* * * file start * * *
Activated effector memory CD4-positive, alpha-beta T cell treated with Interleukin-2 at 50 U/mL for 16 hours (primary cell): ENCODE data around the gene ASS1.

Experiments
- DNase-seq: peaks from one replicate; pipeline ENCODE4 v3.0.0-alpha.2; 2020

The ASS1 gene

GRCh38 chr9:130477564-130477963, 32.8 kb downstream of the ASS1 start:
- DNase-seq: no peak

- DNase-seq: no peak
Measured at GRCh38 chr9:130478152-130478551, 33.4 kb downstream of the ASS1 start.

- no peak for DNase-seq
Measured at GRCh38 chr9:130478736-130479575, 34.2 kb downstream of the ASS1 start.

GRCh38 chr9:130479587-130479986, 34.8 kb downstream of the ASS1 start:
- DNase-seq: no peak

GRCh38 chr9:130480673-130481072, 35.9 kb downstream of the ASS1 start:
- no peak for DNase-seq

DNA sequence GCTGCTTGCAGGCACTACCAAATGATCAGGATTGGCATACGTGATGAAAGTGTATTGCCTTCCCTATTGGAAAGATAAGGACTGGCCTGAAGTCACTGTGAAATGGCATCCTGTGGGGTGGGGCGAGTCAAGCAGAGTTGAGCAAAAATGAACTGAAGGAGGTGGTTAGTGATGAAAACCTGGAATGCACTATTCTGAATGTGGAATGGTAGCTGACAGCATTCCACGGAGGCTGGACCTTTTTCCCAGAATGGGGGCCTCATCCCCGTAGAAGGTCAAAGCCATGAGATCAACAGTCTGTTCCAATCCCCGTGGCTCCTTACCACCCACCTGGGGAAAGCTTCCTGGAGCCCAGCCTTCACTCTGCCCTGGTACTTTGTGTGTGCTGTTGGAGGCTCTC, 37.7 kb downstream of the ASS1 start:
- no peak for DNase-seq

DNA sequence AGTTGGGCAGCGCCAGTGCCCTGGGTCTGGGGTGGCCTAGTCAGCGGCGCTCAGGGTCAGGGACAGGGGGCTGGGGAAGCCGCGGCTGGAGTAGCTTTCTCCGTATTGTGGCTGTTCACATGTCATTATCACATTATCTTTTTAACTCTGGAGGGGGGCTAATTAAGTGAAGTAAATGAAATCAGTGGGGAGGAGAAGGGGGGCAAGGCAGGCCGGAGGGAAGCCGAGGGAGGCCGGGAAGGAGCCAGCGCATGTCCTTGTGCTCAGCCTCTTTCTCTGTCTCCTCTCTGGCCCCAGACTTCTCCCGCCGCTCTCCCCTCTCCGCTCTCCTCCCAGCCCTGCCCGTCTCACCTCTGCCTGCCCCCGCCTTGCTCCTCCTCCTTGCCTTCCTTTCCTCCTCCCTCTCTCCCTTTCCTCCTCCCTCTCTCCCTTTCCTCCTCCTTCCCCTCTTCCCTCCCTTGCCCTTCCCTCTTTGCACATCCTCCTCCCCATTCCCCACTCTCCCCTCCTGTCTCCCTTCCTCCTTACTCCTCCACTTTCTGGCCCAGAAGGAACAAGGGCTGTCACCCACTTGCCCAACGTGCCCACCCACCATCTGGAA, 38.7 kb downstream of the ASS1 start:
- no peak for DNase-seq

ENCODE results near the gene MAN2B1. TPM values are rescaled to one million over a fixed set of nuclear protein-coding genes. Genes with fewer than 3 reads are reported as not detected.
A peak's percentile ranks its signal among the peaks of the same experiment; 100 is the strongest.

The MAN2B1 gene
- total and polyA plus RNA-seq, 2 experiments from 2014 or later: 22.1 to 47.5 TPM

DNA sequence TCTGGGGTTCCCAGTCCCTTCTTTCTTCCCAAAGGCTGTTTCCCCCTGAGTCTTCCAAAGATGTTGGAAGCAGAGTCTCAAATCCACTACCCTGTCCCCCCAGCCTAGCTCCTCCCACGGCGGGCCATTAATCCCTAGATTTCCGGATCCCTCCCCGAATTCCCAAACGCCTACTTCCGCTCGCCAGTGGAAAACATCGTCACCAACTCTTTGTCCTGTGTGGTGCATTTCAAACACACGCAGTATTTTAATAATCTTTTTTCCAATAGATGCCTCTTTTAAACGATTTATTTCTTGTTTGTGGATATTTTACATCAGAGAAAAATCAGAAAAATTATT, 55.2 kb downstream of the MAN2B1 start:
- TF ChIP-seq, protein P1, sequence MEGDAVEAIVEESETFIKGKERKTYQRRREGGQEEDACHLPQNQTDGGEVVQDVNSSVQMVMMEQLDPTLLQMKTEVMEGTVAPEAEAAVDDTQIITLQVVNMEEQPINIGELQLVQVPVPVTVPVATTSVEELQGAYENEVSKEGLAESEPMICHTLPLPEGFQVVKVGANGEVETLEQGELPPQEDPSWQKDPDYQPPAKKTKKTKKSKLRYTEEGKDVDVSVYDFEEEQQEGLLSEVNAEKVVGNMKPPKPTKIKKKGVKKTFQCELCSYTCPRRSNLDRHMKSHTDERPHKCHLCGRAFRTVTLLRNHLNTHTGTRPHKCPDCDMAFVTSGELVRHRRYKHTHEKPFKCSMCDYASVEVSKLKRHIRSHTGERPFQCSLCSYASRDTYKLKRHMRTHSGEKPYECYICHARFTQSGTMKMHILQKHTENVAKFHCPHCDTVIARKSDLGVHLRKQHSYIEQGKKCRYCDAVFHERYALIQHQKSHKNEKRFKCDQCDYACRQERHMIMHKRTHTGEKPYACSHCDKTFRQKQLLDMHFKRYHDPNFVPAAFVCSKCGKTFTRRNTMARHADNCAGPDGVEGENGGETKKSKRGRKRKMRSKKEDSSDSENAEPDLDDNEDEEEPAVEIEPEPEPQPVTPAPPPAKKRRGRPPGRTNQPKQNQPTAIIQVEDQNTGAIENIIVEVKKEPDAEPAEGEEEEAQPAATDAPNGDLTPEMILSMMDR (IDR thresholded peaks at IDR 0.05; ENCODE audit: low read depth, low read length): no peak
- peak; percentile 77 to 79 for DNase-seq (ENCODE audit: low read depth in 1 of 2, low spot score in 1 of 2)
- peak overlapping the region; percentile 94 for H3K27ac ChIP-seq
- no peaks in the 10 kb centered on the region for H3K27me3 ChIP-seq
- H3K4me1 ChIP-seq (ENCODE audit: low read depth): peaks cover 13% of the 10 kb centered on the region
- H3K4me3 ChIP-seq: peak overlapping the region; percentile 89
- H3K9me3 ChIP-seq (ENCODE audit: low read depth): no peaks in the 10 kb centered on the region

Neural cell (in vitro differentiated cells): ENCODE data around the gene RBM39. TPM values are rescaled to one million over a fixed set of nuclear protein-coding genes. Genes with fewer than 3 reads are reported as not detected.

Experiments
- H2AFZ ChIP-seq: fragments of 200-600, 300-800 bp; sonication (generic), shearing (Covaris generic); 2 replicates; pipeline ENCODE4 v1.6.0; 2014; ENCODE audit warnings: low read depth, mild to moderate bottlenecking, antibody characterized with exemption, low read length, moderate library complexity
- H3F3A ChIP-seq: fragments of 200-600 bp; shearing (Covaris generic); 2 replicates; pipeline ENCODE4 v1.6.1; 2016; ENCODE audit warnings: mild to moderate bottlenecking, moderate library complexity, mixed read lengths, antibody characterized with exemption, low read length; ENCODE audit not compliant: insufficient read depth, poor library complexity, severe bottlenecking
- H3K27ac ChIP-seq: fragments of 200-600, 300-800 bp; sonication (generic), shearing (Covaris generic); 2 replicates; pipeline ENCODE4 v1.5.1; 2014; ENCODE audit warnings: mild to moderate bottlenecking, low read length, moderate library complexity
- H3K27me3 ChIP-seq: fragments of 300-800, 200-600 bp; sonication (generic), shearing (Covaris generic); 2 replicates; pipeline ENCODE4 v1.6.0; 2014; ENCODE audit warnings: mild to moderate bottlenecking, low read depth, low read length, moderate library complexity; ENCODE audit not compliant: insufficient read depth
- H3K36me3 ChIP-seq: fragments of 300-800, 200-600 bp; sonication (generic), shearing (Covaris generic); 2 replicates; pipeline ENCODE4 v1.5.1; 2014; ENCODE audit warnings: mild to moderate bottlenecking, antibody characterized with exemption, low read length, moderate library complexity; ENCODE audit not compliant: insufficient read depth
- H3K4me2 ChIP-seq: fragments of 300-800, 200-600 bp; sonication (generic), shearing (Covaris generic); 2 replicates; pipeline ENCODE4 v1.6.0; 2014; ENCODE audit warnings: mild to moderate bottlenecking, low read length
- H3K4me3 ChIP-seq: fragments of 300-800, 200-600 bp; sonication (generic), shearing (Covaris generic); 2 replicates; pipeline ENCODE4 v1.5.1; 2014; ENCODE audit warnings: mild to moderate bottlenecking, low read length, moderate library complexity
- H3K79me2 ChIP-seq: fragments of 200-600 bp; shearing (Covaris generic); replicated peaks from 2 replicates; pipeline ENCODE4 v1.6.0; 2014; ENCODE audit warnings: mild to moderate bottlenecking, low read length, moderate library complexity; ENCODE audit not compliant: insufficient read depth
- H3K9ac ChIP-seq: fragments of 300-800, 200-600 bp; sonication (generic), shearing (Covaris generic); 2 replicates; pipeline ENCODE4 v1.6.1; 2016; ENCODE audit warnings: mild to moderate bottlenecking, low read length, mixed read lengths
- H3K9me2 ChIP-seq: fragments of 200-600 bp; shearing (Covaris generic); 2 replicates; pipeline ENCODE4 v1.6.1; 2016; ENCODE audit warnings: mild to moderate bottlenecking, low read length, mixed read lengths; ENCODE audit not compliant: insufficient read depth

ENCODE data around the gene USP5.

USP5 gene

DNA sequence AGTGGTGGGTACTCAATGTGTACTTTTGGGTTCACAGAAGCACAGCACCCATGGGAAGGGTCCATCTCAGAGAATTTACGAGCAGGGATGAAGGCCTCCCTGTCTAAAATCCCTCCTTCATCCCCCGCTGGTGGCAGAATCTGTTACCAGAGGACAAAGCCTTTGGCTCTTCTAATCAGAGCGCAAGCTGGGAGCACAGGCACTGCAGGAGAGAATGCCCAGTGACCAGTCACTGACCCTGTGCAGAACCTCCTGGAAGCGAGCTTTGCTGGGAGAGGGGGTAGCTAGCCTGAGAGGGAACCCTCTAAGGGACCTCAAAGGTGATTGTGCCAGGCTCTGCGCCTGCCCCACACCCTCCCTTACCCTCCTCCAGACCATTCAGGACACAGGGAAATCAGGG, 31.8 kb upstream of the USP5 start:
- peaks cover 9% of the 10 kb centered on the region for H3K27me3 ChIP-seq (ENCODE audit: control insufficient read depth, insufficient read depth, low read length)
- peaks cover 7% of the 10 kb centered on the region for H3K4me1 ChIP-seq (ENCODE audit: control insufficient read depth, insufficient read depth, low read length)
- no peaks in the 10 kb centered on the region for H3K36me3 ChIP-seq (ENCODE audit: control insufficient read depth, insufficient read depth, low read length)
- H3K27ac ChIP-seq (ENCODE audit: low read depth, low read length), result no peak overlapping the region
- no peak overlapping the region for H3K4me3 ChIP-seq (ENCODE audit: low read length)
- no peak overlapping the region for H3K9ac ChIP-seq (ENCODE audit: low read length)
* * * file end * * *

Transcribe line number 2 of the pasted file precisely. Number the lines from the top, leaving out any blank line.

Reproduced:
Experiments